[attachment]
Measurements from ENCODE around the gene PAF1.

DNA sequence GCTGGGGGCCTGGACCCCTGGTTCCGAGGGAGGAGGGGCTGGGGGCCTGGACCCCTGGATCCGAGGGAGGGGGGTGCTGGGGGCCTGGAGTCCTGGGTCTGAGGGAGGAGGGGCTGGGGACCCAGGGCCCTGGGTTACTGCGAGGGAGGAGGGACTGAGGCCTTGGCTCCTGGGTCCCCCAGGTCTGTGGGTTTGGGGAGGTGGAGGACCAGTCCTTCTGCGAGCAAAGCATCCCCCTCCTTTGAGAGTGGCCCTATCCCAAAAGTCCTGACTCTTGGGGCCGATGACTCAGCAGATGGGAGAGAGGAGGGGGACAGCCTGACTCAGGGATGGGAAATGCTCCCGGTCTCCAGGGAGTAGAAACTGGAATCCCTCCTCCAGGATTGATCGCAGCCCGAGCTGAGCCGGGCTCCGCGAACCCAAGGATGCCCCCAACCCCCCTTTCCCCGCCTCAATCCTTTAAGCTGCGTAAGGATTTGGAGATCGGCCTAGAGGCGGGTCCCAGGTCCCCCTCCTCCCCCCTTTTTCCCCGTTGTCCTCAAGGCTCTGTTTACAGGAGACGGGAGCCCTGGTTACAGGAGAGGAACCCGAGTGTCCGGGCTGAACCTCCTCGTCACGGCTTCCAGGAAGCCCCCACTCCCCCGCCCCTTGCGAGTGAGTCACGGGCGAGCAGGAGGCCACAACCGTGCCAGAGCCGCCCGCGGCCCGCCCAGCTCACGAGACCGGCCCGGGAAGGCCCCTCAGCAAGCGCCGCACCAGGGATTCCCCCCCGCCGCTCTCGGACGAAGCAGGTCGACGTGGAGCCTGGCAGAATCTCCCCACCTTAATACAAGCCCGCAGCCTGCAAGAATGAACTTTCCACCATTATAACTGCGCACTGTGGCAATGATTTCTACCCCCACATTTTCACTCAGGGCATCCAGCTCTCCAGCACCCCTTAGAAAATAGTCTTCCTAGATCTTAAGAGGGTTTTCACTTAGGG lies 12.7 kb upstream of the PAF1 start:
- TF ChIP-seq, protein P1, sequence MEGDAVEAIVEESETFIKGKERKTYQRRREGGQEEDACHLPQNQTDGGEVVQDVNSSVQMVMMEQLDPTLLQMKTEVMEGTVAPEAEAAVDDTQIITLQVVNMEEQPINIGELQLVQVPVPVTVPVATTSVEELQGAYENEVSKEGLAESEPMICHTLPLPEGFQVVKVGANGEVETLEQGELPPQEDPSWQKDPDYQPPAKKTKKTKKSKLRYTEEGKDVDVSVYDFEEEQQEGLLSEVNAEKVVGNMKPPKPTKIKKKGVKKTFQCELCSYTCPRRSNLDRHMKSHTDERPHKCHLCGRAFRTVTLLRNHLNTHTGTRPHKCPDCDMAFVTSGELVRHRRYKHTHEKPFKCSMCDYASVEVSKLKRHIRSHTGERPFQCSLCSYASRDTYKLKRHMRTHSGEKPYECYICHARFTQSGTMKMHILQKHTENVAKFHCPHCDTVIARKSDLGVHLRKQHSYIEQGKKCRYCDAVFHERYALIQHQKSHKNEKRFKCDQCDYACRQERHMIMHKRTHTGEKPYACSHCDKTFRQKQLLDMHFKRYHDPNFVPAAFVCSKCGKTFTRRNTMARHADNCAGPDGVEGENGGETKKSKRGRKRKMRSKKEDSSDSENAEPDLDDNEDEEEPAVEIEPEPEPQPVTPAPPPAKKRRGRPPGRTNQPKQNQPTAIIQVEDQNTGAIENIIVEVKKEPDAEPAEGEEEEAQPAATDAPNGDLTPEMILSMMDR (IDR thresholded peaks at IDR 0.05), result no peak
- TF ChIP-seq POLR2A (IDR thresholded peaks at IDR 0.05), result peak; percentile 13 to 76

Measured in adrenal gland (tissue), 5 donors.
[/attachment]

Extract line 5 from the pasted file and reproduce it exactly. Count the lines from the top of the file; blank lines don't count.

Measured in adrenal gland (tissue), 5 donors.